Why Do My Eggs Freeze?

This is another of my 'It's really not that important, but it would be interesting to know' questions.

I like to keep my refrigerator set as low as possible without anything freezing. While adjusting the temperature for that setting, my eggs always freeze. I don't understand.

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I keep my eggs in the carton. They are on a shelf usually right beside the milk. Why will my eggs freeze at a temperature not low enough for other things to freeze?

Now, I keep my eggs in a vegetable bin at the bottom of the fridge. Not as convenient, but they don't freeze.

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June 20, 20180 found this helpful

There may be something wrong with the thermostat in your refrigerator. Get a thermometer and see what the temperature really is.

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June 20, 20180 found this helpful

I never understood why this happens then I saw this article that talks about problem areas in fridges. Mine is in a back, left corner, so I just learned not to put anything there. Be sure to troubleshoot the temp as Judy said. If all checks out, it may just be avoid the spot. Go figure!

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June 20, 20180 found this helpful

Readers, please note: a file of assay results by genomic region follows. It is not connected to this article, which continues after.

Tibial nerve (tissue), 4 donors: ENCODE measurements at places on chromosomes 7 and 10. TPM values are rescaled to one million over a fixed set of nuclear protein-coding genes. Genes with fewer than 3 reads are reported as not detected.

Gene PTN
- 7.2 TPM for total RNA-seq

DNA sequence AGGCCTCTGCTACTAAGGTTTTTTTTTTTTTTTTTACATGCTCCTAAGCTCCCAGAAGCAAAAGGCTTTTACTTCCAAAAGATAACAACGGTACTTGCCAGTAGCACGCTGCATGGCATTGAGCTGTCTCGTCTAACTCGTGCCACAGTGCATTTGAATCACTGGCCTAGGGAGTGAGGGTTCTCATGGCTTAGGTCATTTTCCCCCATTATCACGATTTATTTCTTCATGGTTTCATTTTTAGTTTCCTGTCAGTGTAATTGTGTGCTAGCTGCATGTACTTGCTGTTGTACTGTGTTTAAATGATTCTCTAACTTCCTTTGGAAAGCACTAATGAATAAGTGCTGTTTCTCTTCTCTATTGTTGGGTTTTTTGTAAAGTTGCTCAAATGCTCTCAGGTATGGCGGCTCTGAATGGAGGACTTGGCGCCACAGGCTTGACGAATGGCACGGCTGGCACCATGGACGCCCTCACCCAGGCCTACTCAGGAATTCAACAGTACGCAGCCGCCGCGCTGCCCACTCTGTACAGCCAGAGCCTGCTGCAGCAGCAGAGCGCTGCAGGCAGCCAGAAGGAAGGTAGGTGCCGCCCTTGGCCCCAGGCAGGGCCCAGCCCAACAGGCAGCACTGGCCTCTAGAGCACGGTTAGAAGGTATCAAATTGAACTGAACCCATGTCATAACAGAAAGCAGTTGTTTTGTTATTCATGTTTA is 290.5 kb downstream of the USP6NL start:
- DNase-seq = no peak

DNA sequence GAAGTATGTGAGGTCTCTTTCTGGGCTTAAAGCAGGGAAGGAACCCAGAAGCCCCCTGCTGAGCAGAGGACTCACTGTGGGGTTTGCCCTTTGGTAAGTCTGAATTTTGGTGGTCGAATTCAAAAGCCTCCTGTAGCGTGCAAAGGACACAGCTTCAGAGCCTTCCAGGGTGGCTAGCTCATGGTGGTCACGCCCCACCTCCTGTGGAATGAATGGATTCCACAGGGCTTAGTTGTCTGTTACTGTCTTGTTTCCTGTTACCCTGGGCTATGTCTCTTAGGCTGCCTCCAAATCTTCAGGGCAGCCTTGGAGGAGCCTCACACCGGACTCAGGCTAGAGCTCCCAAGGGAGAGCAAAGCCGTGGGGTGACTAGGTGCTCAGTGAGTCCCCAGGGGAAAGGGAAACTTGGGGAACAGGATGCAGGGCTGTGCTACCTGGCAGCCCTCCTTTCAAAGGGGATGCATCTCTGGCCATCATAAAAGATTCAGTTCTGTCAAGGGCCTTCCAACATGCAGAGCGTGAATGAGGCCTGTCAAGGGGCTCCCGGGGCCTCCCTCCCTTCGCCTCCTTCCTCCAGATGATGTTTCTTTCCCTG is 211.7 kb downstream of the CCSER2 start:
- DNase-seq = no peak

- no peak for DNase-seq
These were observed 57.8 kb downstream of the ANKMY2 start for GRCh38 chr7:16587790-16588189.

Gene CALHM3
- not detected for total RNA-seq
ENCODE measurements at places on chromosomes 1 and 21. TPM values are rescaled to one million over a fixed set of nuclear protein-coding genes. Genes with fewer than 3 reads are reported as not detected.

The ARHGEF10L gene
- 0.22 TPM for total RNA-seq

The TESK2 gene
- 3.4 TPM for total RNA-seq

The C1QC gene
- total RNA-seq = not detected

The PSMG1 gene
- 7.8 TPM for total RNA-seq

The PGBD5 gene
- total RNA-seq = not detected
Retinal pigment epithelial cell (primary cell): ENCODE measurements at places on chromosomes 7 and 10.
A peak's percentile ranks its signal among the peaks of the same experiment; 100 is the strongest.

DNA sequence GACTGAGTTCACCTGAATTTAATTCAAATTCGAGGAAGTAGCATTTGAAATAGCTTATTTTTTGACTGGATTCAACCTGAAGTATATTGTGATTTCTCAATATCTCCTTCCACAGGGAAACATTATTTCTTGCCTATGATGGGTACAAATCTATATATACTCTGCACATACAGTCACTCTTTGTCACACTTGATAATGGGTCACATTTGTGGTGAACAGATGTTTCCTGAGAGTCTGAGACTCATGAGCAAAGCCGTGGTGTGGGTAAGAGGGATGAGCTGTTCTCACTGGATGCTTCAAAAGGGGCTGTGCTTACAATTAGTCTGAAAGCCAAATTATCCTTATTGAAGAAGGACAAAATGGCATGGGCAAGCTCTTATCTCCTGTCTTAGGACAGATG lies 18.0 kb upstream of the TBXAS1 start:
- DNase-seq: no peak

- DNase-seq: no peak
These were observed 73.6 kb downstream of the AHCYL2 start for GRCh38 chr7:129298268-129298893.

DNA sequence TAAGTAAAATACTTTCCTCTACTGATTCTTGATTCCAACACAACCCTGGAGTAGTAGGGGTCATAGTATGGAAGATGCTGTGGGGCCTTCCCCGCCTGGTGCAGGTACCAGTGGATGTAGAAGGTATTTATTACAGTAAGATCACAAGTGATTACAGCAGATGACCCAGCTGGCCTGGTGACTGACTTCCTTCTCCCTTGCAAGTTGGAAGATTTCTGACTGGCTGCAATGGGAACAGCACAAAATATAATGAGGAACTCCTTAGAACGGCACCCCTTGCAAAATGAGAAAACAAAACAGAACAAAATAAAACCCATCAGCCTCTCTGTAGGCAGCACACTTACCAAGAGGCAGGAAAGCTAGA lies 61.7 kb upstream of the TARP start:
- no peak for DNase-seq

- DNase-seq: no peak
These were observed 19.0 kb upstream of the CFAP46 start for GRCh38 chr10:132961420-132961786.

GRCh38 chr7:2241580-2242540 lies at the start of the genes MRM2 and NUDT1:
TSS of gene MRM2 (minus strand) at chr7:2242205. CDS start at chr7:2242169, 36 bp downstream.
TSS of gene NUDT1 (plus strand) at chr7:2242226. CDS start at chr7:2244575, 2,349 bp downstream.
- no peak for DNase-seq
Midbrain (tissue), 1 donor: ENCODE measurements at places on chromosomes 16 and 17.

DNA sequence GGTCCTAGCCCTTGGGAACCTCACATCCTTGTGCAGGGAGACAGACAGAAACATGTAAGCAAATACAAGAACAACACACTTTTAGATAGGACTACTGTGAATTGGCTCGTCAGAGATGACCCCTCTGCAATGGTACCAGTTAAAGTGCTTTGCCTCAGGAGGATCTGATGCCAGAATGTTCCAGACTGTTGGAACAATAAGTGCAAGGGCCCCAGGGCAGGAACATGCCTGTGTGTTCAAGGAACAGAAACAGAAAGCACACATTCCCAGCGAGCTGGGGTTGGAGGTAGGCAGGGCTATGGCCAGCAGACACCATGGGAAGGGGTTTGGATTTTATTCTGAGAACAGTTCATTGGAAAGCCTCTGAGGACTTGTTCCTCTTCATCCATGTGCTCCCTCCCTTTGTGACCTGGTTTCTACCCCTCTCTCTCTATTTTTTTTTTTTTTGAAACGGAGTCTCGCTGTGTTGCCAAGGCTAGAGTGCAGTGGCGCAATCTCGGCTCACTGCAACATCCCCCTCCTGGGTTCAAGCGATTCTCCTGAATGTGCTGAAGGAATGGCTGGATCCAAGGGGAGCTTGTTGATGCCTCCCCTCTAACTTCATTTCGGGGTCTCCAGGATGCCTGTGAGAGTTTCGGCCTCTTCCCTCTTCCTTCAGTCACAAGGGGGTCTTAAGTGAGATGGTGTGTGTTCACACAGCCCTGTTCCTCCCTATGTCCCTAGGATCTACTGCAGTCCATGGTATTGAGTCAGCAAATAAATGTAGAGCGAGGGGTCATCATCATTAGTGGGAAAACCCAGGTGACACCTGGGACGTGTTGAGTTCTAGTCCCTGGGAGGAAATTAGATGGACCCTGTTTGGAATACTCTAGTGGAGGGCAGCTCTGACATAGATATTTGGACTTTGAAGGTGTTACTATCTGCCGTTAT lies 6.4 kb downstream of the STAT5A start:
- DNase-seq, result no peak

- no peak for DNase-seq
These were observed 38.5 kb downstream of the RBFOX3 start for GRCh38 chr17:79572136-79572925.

But when I kept the eggs not one inch away from the milk, the eggs froze but the milk didn't. There couldn't have been a degree difference in the temperature of the two places.

If I put two glasses of water side by side in the refrigerator, take one tablespoon of water out of one glass and replace it with one tablespoon of vodka, the water without the vodka would freeze first.

I think it has something to do with what the eggs are made of. Or maybe the butter fat in the milk keeps it from freezing at a temperature that freezes eggs.

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June 20, 20180 found this helpful

If you kept your eggs in a container as airtight and thick as the milk, they would not freeze, surely. I think it's because air gets through to the eggs because of their more flimsy packaging.

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There are two spots in my fridge that I've learned my eggs freeze: in the back and in the middle front. It's all about the circulation shift. Find the place where they don't get as cold, or switch their containers out.

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July 30, 20180 found this helpful

I immediately thought of you when I cracked these two eggs into the bowl. They were the last two in the carton and they were side by side. One is frozen, the other is not. Go figure.

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July 30, 20180 found this helpful

Oooops!

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July 27, 20180 found this helpful

there's something about the shape and size of eggs that just invites freezing and being more prone to problem areas.

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August 7, 20180 found this helpful

You may have them sitting too close to the actual area in the fridge where the cold air circulates. However, a frozen egg is just as good as an unfrozen one, it is not hurt at all by being frozen. So don't throw them away, they can be thawed and used as usual. :)

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